“Look at all these people, Hol.”

“I know it.”

They had known each other so long not much needed to be said. Before them was all they needed: family, friends, meat and potatoes. The day felt long as they drank and ate, reminisced and spit chew, flipping through photo albums and laughing until their tears turned real.

Marsha said, “I’d say I’d miss you but I’m gonna be gone too.” They both erupted into laughter as Jerry poured them another.

“You know, we met back at Oklahoma Baptist University.” Jerry had his arm proudly around Marsha’s.

Everyone in the room said in unison, “we KNOW Jerry!”

“You tell that story every year Jer.” Holly said as she stabbed a piece of sausage on her fork.

Heather said, “I think it’s endearing. Been married since 19. I always think of that when people talk about the real thing n’ all.” Marsha smiled and patted her daughter on the leg, afraid to say anything in case the reason for the party caught up to her. She was proud to be married to her college sweetheart for as long as they had. When Todd was born, it was the happiest she had remembered being up until that point. Before she could harp on that moment, Holly broke the silence.

“Guys, we’re thirty minutes out.”

Greg said, “should we head to the lawn?” Everyone made their way to the immaculate grass that the Wilson’s had looked out onto for more than thirty years. Suddenly, everything looked different to Marsha. It was like looking at something for the first time, but the last. The minutes ticked towards what CNN called the end times, yet everyone present seemed content with their fate.

Jerry exclaimed, “LOOK!” He pointed towards the apex of the sky, where a beautiful misty light began to creep closer from the depths of space. He held onto Marsha tight with one arm, the other around Heather and Tuck.

“Look, lights!” Holly said.

“I know, Hol, I see it. It’s kind of beautiful in a way.”

“No, not up there, over here!” The entire lawn party turned a 180 towards the main entrance as truck headlights crept close and finally came to a stop.

“What in tarnation?” Marsha unlocked her hold from Jerry and slowly made her way over, expecting a late neighborhood visitor. Regardless of end times, she always would welcome a guest in person and with open arms. As she approached the truck, she felt recognition but couldn’t quite place why. Was it Tom from the post office? Carl from Bait N’ Tackle? Before she came to a conclusion on the matter, the door opened.

“Ma?”

She gasped. “Todd? Is that you honey?” She ran over to where he stood, truck door open and the comets glare radiating off the old truck hood in an extraordinary fashion. Yet, Marsha hardly noticed as she embraced her boy in her arms for the first time in ten years. Crying, she said, “you came.”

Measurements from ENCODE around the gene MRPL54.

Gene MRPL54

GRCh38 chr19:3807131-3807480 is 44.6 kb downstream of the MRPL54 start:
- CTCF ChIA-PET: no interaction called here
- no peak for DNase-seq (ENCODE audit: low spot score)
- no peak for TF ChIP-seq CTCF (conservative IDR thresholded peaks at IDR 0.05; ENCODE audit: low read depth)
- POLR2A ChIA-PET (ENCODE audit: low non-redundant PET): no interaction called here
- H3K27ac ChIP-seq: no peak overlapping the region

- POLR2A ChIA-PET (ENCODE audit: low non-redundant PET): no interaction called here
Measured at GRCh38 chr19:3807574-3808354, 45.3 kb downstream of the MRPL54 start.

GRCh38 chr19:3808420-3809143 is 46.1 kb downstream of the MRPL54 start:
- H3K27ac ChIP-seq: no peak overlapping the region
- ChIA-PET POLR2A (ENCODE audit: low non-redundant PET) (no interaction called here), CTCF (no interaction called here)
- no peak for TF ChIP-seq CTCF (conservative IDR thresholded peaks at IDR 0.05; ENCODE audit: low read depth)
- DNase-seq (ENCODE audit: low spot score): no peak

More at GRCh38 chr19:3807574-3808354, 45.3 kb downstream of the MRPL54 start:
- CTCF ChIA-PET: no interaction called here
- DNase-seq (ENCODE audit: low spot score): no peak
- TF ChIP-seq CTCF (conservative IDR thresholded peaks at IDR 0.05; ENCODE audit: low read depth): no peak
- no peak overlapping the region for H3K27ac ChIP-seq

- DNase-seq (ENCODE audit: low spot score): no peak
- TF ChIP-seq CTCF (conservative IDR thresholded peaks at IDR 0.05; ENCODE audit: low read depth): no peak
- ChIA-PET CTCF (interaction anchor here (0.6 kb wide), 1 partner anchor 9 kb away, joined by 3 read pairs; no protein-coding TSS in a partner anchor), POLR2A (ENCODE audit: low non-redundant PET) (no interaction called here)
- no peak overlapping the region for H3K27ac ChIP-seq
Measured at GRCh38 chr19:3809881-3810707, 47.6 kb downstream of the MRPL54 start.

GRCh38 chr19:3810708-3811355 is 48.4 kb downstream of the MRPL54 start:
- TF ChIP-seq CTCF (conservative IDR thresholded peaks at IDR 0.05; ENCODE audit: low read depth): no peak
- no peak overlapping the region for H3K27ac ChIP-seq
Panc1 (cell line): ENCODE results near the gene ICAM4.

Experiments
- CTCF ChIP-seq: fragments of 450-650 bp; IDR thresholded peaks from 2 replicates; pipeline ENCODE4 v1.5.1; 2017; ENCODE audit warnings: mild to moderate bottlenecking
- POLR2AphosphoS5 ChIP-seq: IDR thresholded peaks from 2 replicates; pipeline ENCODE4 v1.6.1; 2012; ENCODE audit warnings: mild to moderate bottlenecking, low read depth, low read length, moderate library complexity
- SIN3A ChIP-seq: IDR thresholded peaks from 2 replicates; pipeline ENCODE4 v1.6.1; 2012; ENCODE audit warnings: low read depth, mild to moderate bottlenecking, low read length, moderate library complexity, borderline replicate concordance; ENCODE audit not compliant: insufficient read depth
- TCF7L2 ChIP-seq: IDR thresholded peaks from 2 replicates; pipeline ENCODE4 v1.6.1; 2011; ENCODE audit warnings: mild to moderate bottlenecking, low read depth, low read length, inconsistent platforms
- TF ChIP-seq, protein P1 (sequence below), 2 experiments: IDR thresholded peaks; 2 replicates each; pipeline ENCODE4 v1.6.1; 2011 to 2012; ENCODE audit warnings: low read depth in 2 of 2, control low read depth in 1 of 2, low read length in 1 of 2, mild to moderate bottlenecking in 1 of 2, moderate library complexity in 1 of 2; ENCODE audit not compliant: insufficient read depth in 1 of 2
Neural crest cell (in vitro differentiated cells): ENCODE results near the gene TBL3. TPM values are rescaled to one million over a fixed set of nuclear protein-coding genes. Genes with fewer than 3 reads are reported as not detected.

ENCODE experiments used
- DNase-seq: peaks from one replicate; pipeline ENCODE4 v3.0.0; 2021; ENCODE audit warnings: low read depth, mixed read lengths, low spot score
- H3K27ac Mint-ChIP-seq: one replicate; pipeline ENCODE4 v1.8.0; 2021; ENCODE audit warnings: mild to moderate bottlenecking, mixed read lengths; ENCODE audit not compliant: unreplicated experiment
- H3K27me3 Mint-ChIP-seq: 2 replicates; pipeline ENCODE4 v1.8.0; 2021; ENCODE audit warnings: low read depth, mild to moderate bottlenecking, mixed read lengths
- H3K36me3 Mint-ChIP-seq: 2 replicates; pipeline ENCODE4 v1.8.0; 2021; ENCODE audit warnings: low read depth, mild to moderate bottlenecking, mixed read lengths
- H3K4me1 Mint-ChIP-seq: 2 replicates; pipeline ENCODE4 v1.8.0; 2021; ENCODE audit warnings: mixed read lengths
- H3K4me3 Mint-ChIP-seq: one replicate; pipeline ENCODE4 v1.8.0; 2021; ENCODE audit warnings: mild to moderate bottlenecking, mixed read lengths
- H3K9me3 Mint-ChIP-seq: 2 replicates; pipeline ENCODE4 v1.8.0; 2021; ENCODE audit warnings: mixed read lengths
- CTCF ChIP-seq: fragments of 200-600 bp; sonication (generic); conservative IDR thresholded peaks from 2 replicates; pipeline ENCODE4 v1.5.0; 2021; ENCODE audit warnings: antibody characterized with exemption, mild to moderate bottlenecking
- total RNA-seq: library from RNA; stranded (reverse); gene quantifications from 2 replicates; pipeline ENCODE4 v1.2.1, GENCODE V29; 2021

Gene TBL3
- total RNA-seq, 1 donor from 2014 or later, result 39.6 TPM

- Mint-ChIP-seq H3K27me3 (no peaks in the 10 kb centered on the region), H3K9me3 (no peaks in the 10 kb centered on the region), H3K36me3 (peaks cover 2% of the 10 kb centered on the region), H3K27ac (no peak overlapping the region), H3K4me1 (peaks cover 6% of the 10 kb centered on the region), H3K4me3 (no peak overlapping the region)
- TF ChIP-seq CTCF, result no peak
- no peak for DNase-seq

“Of course, mamma, I wouldn’t want to be anywhere else. I drove all night.” After they hugged for a long while, they made their way back to the group.

Holly said, “Todd! My boy, come here.” Suddenly, he was engulphed by a swarm of lawn people. Jerry stood back from the crowd, unsure, as the sky seemed to turn its light on high, God striking the final match.

“Pa.” Todd nodded.

“Son.”

For once, a party held by Jerry and Marsha Wilson stood as silent as space itself.

He said with a choke in his throat, “come here.” Taking Todd in a hearty embrace the group watched on, a warm, surreal light blanketing the scene.

“How much time, Hol?” Marsha asked.

“Two minutes, according to the news.”

No one felt the urge to countdown, so the group waited in peace. Suddenly, a burst of light erupted, sending sparks across the sky like a chorus of children with sparklers in hand.

After the allotted time frame, Holly said, “are we dead?”

“Sure don’t feel like it.” Marsha peeked at her arms and legs. The group started to mumble, pondering the situation when unexpectedly the lawn went dark, a black sheet draped cautiously over the town.

“Jer, what’s going on?”

“I’m not sure honey…”

Heather looked down at her phone and said, “ma!”

“Baby, what is it?”

“They say the comet erupted unexpectedly before impact. Says it blew up small and little bits are coming down to earth.” As if on cue, a rocky mist began sprinkling over the lawn like Oreo crumbs topping a sundae. Everyone gazed in wonder while the neighborhood kids bolted, arms outstretched through what felt like a newfound freedom.

Greg said, “well how bout’ that.”

“I knew it. Did I not call it Greg?” Holly hugged her husband as they started to walk back to the house. “Those politicians always think they know.”

Todd, Marsha, Heather and Jerry walked back inside while someone on the distant lawn began singing Amazing Grace.

Jerry whispered to Todd, “guess I better not tell your mom about the china out back…”

Marsha and Holly looked over at the group of people they loved, a medley of eccentric people she wouldn’t trade the world for. She said, “well, good a time as any for some steak, don’t you think?” 

Photo by sergio souza on Pexels.com

About the Author:

Amanda Smith resides in the beautiful state of Colorado working as a hospice social worker. She has recently self published her debut novel, “Year 2160” and is an avid blogger. She loves hiking and dancing in the kitchen.